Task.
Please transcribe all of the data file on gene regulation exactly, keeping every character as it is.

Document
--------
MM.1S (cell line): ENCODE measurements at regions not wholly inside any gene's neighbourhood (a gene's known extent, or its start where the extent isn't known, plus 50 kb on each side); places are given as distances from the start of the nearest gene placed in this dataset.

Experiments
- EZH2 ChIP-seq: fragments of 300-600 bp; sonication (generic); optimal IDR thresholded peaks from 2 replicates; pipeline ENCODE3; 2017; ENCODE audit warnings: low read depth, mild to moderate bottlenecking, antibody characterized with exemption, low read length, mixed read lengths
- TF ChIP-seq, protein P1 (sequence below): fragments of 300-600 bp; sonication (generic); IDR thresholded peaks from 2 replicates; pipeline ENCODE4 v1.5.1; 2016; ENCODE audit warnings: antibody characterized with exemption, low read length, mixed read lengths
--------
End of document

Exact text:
MM.1S (cell line): ENCODE measurements at regions not wholly inside any gene's neighbourhood (a gene's known extent, or its start where the extent isn't known, plus 50 kb on each side); places are given as distances from the start of the nearest gene placed in this dataset.

Experiments
- EZH2 ChIP-seq: fragments of 300-600 bp; sonication (generic); optimal IDR thresholded peaks from 2 replicates; pipeline ENCODE3; 2017; ENCODE audit warnings: low read depth, mild to moderate bottlenecking, antibody characterized with exemption, low read length, mixed read lengths
- TF ChIP-seq, protein P1 (sequence below): fragments of 300-600 bp; sonication (generic); IDR thresholded peaks from 2 replicates; pipeline ENCODE4 v1.5.1; 2016; ENCODE audit warnings: antibody characterized with exemption, low read length, mixed read lengths